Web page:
Seven new laws passed by S.C. legislators last spring go into effect with the start of the new year. A look at how they will affect life in the Palmetto State:
Protecting heirs’ property
S.C. lawmakers passed a law meant to protect poor families who lack written property deeds from real estate speculators looking to buy up their land on the cheap.
Named for the state senator slain in Charleston’s June 2015 Emanuel A.M.E. Church shooting, the Clementa C. Pinckney Uniform Partition of Heirs’ Property Act creates safeguards to ensure family members are not forced to sell heirs’ property, especially at prices below market value.
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The handling of heirs’ property – mostly rural land passed down through generations of African-American families without a written will – has become an issue in the Lowcountry.
Some families have lost long-owned land because they lacked a written will. Under previous S.C. law, anyone who inherits or buys part of the property – regardless of whether they live on or maintain the land – could force its sale in the courts.
“Usually, it happens when you have land owned by African-American families that has become valuable,” said state Rep. James Smith, D-Richland, who sponsored the bill. “There were some pretty egregious cases where you have 70 heirs and some developer comes in and buys a portion, forces the sale and makes millions.”
The new law gives family members a chance to buy out the interests of outside speculators or other heirs before the land is sold. It also requires a preliminary hearing to determine whether the land is heirs’ property in the first place.
If the family chooses to sell, the new law requires an independent appraisal of the land and then an open-market sale with published notice in an attempt to ensure the heirs get a fair price.
“It was really great to get it done,” Smith said. “It’s one of those that isn’t always a headline-grabbing kind of issue, but it really makes South Carolina better.”
Tougher ethics law
Starting Sunday, public officials must reveal the sources of their private, taxable income.
Four years in the making, the ethics reform bill passed late last session, along with another new law that empowers a revamped eight-member Ethics Commission to investigate allegations against legislators, who previously investigated themselves.
Elected officials must list the source and type of any private income that they receive when they file statements of economic interest. Those statements also must include the income of their spouses and family members.
Critics fault the new law for not requiring lawmakers to disclose the amounts of income they receive from businesses that lobby the Legislature, an issue in the recent indictment of state Rep. James Merrill, R-Berkeley.
Clarifying S.C. border with North Carolina
Some S.C. residents who went to bed on New Year’s Eve in the Palmetto State will wake up New Year’s Day as North Carolinians.
A two-decade effort using GPS technology to clarify the exact, down-to-the-centimeter border between the Carolinas comes to fruition this year.
The border adjustment, approved by both states, moved 16 people who thought they lived in South Carolina into North Carolina. Three N.C. families now will have S.C. addresses.
“It’s not shifting at all,” former state Sen. Wes Hayes, R-York, said of the 334-mile border. “We just pinned down exactly where the original line was.”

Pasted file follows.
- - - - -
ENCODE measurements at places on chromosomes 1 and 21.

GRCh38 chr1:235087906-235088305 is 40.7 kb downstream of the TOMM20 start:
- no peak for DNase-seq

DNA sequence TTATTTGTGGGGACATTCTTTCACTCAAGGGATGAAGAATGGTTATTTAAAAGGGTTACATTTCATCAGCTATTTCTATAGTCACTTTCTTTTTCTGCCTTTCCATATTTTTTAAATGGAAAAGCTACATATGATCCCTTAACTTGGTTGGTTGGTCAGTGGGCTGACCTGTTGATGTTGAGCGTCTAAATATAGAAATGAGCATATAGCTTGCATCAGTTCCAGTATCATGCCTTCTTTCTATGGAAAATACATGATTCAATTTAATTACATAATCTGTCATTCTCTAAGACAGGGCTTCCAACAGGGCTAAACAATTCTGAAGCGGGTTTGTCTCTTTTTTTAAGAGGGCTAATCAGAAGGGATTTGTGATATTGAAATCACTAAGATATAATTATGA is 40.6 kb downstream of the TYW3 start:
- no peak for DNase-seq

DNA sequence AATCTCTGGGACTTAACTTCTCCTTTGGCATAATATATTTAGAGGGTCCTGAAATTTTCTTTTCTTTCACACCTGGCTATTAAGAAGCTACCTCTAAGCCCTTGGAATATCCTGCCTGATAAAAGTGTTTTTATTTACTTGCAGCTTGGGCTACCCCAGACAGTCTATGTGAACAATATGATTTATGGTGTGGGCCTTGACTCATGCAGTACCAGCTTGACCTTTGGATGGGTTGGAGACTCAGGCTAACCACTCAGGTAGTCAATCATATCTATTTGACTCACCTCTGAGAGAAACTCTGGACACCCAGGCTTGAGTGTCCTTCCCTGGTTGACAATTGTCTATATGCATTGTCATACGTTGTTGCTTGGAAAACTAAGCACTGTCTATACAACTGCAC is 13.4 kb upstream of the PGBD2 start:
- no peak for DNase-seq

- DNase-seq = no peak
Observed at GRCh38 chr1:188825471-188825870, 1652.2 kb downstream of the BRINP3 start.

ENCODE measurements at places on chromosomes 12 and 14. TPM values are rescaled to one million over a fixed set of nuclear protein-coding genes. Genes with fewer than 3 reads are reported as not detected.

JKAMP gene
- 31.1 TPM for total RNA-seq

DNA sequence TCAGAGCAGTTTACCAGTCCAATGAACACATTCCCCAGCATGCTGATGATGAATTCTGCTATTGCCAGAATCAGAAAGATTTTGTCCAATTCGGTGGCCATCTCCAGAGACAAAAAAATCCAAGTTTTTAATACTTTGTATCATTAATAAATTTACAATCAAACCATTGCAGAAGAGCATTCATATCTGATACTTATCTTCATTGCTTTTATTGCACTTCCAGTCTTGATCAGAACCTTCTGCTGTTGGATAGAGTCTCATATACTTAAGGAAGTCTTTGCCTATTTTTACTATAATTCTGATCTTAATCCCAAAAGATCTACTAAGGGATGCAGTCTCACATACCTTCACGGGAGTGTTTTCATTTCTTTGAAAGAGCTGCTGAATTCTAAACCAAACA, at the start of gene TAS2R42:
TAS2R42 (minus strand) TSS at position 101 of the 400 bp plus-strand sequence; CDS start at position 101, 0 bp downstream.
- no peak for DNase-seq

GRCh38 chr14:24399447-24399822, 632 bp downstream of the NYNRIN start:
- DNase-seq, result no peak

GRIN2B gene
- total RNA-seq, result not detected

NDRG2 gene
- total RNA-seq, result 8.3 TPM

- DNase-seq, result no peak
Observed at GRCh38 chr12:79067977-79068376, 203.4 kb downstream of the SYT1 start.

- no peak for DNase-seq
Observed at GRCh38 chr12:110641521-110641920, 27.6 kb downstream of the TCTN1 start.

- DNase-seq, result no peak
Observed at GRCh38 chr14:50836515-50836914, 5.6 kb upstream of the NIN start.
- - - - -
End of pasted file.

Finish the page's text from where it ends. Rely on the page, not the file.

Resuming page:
Many of the address changes are around York County’s border with North Carolina. The two states negotiated to soften the impact on affected property owners.
For example, children whose states of residence changed still can attend their previous public schools, and, for the next 10 years, they also will get in-state tuition at public schools in either state.
A deal also was cut to allow the Lake Wylie Mini Mart – once thought to be in South Carolina but now in North Carolina – to continue selling fireworks and alcohol, and to keep selling gas at South Carolina’s lower tax rate.
Updating real estate law
A law meant to bring S.C. real estate regulations into the 21st century also goes into effect Sunday.
The bill, pushed through the Legislature by GOP Sens. Thomas Alexander of Oconee and Tom Davis of Beaufort, allows real estate agents to work legally with both the buyer and seller of a property to facilitate a transaction.
That practice happens already, said Davis, a real estate lawyer. However, state law previously indicated real estate agents should represent only one side of a sale.
“The essence of it is to have the real estate laws in South Carolina conform with the way that business is actually conducted today,” Davis said. “The laws that were on the books were based on practices of 30 or 40 years ago.”
The new law also requires more training for real estate broker and salesperson licenses. That is necessary, Davis said, as more is demanded of real estate agents in the marketplace.
Bringing S.C. standards in line with other states
Legislators also passed a number of laws to align S.C. law with other states’ regulations.
Here are three that go into effect Sunday:
▪ One brings standards for rental car companies in line with regulations adopted by other Southeastern states. The law allows a “vehicle license fee” to cover a rental company’s cost to license, title and inspect its vehicles. That fee only must cover the company’s costs and must be disclosed before the rental.
▪ Another clarifies S.C. law concerning how residents can use a power-of-attorney document to deal with their property in case of future incapacity.
▪ S.C. lawmakers also approved new regulations for risk-retention groups – arrangements in which similar organizations or individuals work together to insure themselves.